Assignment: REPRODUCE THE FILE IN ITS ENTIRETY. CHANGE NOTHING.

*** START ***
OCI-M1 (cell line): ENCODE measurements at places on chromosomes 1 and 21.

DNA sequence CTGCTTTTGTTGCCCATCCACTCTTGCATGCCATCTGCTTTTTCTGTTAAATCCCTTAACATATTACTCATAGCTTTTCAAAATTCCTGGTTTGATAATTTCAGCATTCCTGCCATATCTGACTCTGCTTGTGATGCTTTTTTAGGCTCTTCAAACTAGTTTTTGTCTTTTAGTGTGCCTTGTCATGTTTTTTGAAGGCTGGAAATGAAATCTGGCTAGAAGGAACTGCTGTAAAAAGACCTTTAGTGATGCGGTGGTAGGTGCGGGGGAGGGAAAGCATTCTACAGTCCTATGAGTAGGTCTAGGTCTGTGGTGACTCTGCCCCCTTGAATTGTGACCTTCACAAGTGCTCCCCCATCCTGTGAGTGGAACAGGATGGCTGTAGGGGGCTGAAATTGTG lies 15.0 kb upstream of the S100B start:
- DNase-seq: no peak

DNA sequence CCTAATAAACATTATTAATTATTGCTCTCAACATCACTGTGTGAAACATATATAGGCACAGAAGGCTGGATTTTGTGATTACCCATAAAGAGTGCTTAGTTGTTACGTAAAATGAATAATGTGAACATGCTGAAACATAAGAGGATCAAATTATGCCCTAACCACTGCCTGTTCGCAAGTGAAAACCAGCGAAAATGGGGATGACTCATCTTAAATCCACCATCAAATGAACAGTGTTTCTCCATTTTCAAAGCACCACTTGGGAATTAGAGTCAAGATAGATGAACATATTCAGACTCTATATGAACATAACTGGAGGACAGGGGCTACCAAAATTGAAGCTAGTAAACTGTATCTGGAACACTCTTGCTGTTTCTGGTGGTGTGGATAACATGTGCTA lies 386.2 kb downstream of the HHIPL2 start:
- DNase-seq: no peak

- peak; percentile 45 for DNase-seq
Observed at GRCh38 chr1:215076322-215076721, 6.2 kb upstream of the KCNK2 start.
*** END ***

OCI-M1 (cell line): ENCODE measurements at places on chromosomes 1 and 21.

DNA sequence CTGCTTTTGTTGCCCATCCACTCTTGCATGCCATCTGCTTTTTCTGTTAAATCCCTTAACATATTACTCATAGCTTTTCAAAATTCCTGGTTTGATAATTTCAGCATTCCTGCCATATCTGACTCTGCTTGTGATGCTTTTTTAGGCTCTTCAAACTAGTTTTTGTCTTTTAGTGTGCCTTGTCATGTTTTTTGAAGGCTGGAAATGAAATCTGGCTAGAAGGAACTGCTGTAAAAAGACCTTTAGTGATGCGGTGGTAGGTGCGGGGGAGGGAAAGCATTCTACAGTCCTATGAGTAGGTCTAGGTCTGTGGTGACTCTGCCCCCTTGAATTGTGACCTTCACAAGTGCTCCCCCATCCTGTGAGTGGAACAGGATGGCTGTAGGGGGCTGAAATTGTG lies 15.0 kb upstream of the S100B start:
- DNase-seq: no peak

DNA sequence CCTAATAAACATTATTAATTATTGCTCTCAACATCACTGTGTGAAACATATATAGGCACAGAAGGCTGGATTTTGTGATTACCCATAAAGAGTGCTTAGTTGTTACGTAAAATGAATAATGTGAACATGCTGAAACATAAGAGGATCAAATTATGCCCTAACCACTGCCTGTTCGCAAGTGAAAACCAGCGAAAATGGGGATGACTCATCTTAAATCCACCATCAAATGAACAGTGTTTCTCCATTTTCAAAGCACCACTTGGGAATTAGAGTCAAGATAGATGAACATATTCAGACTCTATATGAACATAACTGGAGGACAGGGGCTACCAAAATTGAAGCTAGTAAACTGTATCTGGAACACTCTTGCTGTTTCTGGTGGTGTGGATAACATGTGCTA lies 386.2 kb downstream of the HHIPL2 start:
- DNase-seq: no peak

- peak; percentile 45 for DNase-seq
Observed at GRCh38 chr1:215076322-215076721, 6.2 kb upstream of the KCNK2 start.